This week the East Portland Action Plan adopted a Property Tax Inequity Analysis. EPAP’s Housing Subcommittee began researching property taxes last year. We discovered that property tax limitation measures passed in the 1990s have resulted in East Portland paying more than its fair share of taxes. Did you know that in 2012-2013 East Portland paid $23.5 million more in property taxes than the entire Central City stretching from the South Waterfront through Downtown to Lloyd Center?
OK, so East Portland pays more. How do we know that we get less? In 2011 the City of Portland began Budget Mapping, tracking where city investments are made geographically. East Portland has about 25% of the city’s population, yet from 2011-2013 we got only 12.2% of its transportation investments and 17.2% of its parks investments. Over a two year period from 2012-2013, East Portland got only 16.8% of the city’s housing investments.
The East Portland Action Plan believes that the fairest property tax fix would be “reset on sale” legislation. Under current law, property taxes are based on what a property was worth in 1995 and its assessed value can only increase three-percent per year. With “reset on sale” assessed value would be set at the purchase price at the time a property is sold. Over time this would restore fairness – taxes would be based on what it’s worth today, not what it was worth during the OJ Simpson trial.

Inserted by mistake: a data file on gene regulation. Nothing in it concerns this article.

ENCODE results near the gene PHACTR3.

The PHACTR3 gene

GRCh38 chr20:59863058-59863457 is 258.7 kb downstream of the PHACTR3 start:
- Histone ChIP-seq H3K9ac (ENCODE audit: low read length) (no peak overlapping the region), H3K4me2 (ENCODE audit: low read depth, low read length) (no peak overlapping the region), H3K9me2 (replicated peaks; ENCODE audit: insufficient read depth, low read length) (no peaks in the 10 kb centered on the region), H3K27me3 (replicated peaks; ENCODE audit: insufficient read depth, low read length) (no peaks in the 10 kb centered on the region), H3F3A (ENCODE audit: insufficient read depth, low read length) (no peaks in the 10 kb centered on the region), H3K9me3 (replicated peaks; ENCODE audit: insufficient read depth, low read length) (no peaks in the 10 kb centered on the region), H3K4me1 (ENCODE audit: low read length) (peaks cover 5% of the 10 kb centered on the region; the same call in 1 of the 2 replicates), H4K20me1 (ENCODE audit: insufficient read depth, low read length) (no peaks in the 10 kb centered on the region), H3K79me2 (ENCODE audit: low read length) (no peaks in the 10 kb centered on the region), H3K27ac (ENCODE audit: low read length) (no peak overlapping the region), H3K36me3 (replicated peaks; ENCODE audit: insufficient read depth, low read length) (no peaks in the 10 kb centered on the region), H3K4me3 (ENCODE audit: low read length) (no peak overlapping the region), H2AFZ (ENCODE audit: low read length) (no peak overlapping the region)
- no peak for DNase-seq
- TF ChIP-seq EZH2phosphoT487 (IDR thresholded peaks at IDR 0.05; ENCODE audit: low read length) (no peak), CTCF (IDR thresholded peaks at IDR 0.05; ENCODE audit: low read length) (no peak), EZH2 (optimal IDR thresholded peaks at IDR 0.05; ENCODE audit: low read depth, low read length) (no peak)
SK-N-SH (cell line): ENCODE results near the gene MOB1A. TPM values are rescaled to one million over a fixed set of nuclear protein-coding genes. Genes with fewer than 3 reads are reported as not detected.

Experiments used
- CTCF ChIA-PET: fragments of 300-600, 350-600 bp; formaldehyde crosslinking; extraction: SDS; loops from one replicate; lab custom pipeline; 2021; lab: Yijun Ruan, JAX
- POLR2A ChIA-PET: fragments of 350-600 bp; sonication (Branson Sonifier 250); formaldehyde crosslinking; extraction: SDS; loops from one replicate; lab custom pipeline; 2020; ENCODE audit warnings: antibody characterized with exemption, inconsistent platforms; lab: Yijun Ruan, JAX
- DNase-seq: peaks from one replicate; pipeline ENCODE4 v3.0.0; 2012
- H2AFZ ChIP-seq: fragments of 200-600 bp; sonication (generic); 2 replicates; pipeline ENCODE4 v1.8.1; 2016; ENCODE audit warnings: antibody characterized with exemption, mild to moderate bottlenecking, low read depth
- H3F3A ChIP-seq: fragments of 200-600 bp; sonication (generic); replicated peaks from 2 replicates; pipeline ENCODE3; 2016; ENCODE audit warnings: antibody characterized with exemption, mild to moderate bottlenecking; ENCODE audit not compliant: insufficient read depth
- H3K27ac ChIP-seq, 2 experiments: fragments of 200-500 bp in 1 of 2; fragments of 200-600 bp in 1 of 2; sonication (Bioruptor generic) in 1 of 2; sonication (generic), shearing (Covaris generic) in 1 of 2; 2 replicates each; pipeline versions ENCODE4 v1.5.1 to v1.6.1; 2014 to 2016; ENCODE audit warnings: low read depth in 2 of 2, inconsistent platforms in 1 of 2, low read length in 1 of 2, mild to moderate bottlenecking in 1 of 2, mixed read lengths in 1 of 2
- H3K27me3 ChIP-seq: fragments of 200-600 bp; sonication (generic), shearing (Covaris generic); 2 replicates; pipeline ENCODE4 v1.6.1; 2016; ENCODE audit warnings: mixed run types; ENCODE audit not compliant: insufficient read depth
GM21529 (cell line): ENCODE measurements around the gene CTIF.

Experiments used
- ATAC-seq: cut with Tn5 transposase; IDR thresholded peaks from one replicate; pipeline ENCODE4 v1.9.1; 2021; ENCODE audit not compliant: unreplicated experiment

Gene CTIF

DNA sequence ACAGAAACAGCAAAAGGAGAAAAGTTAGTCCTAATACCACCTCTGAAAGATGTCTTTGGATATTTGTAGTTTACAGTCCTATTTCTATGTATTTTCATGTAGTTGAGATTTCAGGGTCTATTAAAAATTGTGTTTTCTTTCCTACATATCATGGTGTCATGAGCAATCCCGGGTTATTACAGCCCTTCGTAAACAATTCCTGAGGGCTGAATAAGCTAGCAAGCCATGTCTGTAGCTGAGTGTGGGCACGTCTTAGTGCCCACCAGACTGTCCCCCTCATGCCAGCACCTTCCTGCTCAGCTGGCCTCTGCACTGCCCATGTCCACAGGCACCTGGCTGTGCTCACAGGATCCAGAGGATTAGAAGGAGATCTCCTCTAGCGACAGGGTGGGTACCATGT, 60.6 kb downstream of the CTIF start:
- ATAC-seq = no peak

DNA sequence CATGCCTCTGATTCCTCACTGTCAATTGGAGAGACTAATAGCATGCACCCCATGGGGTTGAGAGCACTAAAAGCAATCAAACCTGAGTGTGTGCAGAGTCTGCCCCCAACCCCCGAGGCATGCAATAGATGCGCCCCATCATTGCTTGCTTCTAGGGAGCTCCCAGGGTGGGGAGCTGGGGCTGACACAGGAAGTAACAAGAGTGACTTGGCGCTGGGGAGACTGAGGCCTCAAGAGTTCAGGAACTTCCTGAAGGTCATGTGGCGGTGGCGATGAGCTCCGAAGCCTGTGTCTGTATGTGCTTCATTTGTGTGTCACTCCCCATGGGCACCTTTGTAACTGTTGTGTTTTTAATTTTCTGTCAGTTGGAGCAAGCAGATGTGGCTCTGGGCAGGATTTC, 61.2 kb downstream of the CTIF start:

- Nick Sauvie
I had a good meeting this morning with Olivia Quiroz and Jessica Guernsey from the Multnomah County Health Department. Olivia is a Senior Policy Specialist and we’ve worked together through the East Portland Action Plan. Jessica – a Foster-Powell resident – is Director of Maternal Child Health Programs. We share an interest in the importance of the first thousand days in a child’s development.
Public health workers are already supporting many residents of ROSE housing. In the next few weeks, we plan to meet about working together to make sure parents and future parents know about Health Department services and providing access to ROSE housing for families referred by County staff. We are also looking for opportunities to apply County health data to ROSE’s community development work, with an eye toward future collaborations.
- Nick Sauvie
Happy New Year and welcome to ROSE’s new website. We hope this new format is better to use for everyone who cares about ROSE, whether you are looking for an affordable home, live in ROSE housing or want to contribute to make outer southeast Portland neighborhoods to be the best that they can be.
We think it’s important that there is a neighborhood group that is focused on Brentwood-Darlington, Foster-Powell, Lents, Mt. Scott-Arleta and Powellhurst-Gilbert. At the same time, the problems of poverty, housing, education and disinvestment are interconnected.
Along with our freshened up website, we want to use social media more to spark a dialog with our constituents. If you are reading this, that means you! In the course of our work, we uncover or create a ton of data about our neighborhoods and the issues they face. We use it for advocacy and to create programs. The best decisions are based on solid evidence and have broad support in the community. You are invited to join us in using tools such as Twitter, Instagram and Facebook to share ideas. Thank you for your contributions.
- Nick Sauvie, Executive Director